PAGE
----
[arin-ppml] Q2: on Address Transfers - Overkill on the freeze period?
steve at ibctech.ca
Fri Jun 20 18:59:21 EDT 2008
Milton L Mueller wrote:
> In the ARIN proposal, the releasing party cannot have received any IPv4
> addresses, either from ARIN or from transfers, in the past 24 months,
> and cannot request any for the next 24 months. So anyone who
> participates on the release side of a transfer must remove themselves
> from the ARIN v4 allocation/assignment process for a total of four years.
> Ostensibly, the rationale here is to prevent hoarding and speculation.
> But it seems like overkill. Is this intended to be punitive? Is the
> rationale really a Ted-style "you immoral bastards held on to address
> space you didn't need and so now we're going to screw you back" kind of
> an attitude?
> Wouldn't it be simpler to block speculation the way RIPE proposes, and
> simply restrict -- on the recipient side -- transfer of the received
> addresses for two years?
I have not been following these threads thoroughly, so forgive me up front.
What if ARIN blocked the transfer of addresses by looking at it from the
side of the purchaser, not the merchant, and enforced them to follow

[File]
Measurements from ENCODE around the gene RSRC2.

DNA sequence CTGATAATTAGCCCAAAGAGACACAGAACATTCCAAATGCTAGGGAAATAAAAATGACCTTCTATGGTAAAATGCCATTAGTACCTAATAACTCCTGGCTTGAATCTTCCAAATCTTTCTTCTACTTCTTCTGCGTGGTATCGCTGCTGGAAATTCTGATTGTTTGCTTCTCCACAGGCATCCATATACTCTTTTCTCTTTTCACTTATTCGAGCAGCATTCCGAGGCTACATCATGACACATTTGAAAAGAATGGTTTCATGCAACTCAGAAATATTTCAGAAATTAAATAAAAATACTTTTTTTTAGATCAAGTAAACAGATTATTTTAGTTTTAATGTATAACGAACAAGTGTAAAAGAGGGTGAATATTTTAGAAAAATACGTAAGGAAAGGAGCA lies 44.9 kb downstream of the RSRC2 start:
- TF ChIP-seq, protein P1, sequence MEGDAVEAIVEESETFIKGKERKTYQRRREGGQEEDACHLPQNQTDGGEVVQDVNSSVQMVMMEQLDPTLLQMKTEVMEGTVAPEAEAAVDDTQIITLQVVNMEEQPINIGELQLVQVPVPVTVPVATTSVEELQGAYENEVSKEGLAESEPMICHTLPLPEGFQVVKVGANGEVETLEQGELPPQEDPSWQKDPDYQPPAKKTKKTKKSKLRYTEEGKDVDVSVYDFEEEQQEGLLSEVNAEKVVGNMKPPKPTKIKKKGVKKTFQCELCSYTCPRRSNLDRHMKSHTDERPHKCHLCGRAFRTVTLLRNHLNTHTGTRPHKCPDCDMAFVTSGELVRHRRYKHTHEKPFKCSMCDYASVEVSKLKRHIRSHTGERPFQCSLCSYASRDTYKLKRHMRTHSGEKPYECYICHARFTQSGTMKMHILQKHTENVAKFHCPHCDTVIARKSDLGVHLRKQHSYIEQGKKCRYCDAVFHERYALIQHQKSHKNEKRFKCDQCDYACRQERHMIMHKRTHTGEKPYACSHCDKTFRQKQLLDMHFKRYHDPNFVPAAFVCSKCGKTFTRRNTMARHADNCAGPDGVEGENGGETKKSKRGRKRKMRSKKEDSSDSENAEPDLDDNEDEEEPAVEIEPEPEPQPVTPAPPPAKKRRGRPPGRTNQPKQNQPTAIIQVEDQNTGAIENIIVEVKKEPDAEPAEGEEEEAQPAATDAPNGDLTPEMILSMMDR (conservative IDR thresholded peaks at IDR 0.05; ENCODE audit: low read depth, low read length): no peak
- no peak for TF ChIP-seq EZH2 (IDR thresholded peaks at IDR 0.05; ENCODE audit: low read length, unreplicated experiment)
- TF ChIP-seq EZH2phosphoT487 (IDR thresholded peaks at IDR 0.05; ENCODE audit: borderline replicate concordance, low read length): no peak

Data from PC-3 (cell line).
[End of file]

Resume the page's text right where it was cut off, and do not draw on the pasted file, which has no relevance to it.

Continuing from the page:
already written policy that states they must provide justification for
the size of block in the transfer?
...or am I way off in my statement, and the one that I quoted, in
thinking perhaps that how in Gods name is ARIN going to be able to
functionally stop any market of sorts, and how will it be enforced if
the transfer happens between regions? I snickered at the eBay message
this morning. Whoever posted that has their ducks in a row.
To be honest, after thinking about it, if it were me, I would not have
stated that they can lease it for as long as they want for the purchase
price. I would have tried to word in an ongoing 'maintenance' fee for it.
I'd like to see some sort of credit system in place, where if I give
back a piece of my /NN (due to migrating at least my internal
infrastructure to IPv6), I receive NN credits.
When the time comes that IPv4 space is so valuable, let the market
dictate the price. Have an eBay style auction in which my credits earn
me the right to collect NN percent of the inflated fee the allocatee
paid for the registration. This will be my incentive (beyond my already
existent incentives) for migrating to IPv6, and/or evaluating and
rectifying areas of my network that is blatantly not conservative of v4
Off the wall, I know.
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